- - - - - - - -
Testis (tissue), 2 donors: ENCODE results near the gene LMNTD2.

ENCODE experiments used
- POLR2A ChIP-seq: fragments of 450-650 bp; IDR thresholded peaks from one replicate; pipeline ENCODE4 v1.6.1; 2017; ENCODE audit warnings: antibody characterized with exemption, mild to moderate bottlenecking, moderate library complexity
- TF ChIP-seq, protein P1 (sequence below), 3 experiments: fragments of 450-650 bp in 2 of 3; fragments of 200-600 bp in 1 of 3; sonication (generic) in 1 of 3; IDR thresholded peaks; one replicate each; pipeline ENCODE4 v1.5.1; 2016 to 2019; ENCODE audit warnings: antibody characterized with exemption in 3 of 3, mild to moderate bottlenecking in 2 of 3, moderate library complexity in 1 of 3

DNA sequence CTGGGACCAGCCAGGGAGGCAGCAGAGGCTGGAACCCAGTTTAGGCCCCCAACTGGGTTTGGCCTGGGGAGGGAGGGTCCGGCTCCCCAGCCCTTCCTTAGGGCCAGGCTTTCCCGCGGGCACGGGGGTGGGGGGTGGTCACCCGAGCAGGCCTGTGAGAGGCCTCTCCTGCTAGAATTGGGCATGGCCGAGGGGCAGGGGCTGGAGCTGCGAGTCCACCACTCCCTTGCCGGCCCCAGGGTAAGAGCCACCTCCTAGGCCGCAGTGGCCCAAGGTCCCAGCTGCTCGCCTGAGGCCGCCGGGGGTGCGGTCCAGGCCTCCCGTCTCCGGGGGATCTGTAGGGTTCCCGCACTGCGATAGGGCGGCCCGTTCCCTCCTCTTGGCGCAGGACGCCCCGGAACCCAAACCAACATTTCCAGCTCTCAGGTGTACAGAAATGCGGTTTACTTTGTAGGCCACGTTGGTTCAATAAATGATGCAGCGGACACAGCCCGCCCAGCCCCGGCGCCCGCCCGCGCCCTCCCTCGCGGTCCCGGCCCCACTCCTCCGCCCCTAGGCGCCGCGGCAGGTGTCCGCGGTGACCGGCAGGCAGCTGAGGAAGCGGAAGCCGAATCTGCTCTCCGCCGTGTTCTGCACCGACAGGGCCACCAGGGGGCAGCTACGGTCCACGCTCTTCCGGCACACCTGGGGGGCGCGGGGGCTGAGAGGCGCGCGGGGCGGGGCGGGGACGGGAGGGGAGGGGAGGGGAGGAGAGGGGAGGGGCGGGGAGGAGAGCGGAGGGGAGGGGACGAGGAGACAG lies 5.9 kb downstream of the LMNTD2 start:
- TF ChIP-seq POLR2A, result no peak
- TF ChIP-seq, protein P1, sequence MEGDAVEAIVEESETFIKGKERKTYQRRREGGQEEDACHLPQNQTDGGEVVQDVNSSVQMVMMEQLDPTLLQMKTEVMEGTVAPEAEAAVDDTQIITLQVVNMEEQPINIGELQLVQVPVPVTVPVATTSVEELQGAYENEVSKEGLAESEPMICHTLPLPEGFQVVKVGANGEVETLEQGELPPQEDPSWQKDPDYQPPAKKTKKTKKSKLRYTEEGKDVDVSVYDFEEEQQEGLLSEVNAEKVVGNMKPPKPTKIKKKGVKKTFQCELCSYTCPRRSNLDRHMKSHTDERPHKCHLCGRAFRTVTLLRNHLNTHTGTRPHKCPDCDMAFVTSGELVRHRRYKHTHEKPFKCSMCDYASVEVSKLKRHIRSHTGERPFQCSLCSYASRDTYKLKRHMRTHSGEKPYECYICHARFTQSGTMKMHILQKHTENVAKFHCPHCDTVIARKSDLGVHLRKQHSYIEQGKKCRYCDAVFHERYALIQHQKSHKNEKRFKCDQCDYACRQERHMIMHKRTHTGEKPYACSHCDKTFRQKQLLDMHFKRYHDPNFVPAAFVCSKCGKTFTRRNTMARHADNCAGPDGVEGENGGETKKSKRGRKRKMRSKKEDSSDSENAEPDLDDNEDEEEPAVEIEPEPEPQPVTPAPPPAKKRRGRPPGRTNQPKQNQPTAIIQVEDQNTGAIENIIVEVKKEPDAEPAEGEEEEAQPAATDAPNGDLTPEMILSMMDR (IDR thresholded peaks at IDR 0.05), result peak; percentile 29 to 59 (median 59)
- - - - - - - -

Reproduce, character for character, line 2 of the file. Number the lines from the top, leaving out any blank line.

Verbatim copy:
ENCODE experiments used